Browse

You are looking at 1 - 2 of 2 items for :

  • Triiodothyronine (T3) x
  • Appetite reduction/loss x
Clear All
Open access

Anna Tortora, Domenico La Sala and Mario Vitale

Summary

Reduced intestinal absorption of levothyroxine (LT4) is the most common cause of failure to achieve an adequate therapeutic target in hypothyroid patients under replacement therapy. We present the case of a 63-year-old woman with autoimmune hypothyroidism previously well-replaced with tablet LT4 who became unexpectedly no more euthyroid. At presentation, the patient reported the onset of acute gastrointestinal symptoms characterized by nausea, loss of appetite, flatulence, abdominal cramps and diarrhea, associated with increase of thyrotropin levels (TSH: 11 mIU/mL). Suspecting a malabsorption disease, a thyroxine solid-to-liquid formulation switch, at the same daily dose, was adopted to reach an optimal therapeutic target despite the gastrointestinal symptoms persistence. Oral LT4 solution normalized thyroid hormones. Further investigations diagnosed giardiasis, and antibiotic therapy was prescribed. This case report is compatible with a malabsorption syndrome caused by an intestinal parasite (Giardia lamblia). The reduced absorption of levothyroxine was resolved by LT4 oral solution.

Learning points:

  • The failure to adequately control hypothyroidism with oral levothyroxine is a common clinical problem.
  • Before increasing levothyroxine dose in a patient with hypothyroidism previously well-controlled with LT4 tablets but no more in appropriate therapeutic target, we suggest to investigate non adhesion to LT4 therapy, drug or food interference with levothyroxine absorption, intestinal infection, inflammatory intestinal disease, celiac disease, lactose intolerance, short bowel syndrome after intestinal or bariatric surgery, hepatic cirrhosis and congestive heart failure.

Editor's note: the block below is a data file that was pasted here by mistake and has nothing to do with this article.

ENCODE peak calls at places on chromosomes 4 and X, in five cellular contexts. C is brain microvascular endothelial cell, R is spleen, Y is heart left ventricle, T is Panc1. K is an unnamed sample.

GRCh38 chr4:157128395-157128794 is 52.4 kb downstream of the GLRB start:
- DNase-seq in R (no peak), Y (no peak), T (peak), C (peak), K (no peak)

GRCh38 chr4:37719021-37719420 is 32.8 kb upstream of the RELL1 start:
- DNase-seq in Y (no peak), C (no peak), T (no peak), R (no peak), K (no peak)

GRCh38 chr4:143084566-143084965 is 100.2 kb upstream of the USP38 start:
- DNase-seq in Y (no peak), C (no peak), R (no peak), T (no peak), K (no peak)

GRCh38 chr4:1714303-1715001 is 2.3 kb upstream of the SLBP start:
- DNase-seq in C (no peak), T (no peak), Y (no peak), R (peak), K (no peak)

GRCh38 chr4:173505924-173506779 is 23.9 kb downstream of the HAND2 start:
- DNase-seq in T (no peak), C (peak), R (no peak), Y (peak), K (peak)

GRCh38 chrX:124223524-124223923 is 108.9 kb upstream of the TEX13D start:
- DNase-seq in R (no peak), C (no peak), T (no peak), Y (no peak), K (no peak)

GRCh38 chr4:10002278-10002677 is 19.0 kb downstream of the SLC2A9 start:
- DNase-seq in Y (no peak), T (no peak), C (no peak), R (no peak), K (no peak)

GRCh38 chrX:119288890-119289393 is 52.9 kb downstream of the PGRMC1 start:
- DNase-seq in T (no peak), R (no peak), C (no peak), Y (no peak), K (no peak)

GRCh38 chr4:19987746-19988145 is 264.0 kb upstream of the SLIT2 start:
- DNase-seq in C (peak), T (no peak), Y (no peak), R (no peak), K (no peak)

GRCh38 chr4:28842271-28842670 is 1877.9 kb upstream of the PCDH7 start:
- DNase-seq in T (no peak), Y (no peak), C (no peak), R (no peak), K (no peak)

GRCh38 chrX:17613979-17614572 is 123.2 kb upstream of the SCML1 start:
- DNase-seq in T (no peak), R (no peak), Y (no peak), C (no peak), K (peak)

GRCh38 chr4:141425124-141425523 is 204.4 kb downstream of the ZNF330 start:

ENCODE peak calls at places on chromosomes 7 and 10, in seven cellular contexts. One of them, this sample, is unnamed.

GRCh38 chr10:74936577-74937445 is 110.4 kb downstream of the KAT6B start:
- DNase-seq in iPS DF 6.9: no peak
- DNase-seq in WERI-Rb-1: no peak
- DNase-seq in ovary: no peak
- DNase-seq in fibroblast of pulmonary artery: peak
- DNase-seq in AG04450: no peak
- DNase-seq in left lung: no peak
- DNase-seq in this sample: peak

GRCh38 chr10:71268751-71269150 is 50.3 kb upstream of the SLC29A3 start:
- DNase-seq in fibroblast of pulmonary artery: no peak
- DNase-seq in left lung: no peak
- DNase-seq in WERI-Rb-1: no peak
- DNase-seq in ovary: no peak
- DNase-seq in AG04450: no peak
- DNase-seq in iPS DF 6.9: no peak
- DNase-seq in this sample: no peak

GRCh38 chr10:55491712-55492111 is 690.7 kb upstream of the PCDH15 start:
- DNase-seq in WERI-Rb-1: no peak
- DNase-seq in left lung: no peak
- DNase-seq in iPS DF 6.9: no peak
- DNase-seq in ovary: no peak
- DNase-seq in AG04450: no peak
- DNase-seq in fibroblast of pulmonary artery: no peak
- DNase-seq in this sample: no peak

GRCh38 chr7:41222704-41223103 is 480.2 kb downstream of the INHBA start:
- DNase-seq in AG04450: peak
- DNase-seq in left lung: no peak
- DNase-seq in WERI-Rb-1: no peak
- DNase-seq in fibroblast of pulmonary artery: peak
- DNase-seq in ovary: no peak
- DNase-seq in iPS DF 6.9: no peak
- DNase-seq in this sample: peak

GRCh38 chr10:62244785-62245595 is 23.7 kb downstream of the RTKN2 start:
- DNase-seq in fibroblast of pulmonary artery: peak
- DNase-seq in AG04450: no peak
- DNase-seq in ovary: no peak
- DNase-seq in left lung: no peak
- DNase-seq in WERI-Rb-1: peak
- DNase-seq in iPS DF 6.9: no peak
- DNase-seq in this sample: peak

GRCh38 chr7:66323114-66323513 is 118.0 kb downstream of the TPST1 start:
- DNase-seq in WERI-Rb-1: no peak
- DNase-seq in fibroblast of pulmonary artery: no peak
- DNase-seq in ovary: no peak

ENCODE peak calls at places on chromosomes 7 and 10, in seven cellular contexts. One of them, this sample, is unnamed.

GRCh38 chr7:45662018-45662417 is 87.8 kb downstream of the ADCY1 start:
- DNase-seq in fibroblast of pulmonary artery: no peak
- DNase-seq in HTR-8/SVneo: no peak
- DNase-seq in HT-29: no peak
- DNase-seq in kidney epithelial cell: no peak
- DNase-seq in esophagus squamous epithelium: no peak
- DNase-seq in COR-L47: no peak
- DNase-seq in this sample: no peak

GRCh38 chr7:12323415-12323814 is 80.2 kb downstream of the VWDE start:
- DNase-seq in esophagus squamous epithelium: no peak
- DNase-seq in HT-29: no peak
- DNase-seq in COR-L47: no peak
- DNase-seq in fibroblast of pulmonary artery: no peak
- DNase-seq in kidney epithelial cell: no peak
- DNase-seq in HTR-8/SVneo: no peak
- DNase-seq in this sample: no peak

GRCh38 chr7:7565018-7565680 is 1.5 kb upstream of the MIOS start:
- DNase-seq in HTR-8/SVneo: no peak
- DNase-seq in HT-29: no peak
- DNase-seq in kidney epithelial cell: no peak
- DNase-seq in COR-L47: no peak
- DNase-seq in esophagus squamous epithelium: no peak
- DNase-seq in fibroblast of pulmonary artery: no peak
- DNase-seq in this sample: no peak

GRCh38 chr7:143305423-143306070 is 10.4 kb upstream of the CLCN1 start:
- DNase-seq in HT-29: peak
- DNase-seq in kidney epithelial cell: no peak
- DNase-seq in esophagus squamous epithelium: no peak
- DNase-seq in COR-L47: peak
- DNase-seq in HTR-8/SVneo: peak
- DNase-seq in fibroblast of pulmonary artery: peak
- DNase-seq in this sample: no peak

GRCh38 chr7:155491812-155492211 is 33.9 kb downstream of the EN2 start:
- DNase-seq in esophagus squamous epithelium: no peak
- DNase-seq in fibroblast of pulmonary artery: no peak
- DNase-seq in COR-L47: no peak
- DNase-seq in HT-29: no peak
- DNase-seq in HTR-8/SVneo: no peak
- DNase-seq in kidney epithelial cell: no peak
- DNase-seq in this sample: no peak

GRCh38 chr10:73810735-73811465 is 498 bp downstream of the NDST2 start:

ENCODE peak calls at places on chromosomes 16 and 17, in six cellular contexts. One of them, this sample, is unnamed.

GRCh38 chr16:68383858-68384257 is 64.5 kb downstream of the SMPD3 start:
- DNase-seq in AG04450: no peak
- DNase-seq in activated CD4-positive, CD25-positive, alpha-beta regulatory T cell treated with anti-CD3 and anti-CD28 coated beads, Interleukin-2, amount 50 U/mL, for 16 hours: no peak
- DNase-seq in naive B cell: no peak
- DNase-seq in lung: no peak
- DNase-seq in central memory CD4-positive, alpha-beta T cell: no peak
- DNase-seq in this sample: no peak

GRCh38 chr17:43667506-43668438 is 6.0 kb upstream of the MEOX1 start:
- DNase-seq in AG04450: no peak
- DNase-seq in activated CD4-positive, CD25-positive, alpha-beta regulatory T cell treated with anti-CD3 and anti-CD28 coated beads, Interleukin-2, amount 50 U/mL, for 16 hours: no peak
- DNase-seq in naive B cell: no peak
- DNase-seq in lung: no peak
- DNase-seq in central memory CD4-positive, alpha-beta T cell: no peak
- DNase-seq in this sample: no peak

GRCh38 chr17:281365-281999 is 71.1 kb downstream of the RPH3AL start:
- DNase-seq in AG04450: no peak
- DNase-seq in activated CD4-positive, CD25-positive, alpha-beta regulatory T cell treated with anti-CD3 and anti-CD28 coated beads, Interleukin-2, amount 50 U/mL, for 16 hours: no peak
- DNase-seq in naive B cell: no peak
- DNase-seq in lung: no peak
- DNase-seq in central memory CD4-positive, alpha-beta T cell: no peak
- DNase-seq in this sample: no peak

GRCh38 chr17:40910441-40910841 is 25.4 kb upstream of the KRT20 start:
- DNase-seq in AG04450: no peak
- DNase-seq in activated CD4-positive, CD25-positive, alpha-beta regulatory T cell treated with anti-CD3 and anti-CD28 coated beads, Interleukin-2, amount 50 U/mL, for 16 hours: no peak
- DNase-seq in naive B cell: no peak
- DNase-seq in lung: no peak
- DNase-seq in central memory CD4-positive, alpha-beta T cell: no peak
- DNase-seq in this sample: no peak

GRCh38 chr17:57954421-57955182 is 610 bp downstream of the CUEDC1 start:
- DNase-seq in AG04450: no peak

• LT4 oral solution has a better absorptive profile than the tablet. In hypothyroid patients affected by malabsorption syndrome, switch of replacement therapy from tablet to liquid LT4 should be tested before increasing the dose of LT4.
Open access

Kewan Hamid, Neha Dayalani, Muhammad Jabbar and Elna Saah

Summary

A 6-year-old female presented with chronic intermittent abdominal pain for 1 year. She underwent extensive investigation, imaging and invasive procedures with multiple emergency room visits. It caused a significant distress to the patient and the family with multiple missing days at school in addition to financial burden and emotional stress the child endured. When clinical picture was combined with laboratory finding of macrocytic anemia, a diagnosis of hypothyroidism was made. Although chronic abdominal pain in pediatric population is usually due to functional causes such as irritable bowel syndrome, abdominal migraine and functional abdominal pain. Hypothyroidism can have unusual presentation including abdominal pain. The literature on abdominal pain as the main presentation of thyroid disorder is limited. Pediatricians should exclude hypothyroidism in a patient who presents with chronic abdominal pain. Contrast to its treatment, clinical presentation of hypothyroidism can be diverse and challenging, leading to a delay in diagnosis and causing significant morbidity.

Learning points:

  • Hypothyroidism can have a wide range of clinical presentations that are often nonspecific, which can cause difficulty in diagnosis.
  • In pediatric patients presenting with chronic abdominal pain as only symptom, hypothyroidism should be considered by the pediatricians and ruled out.
  • In pediatric population, treatment of hypothyroidism varies depending on patients’ weight and age.
  • Delay in diagnosis of hypothyroidism can cause significant morbidity and distress in pediatrics population.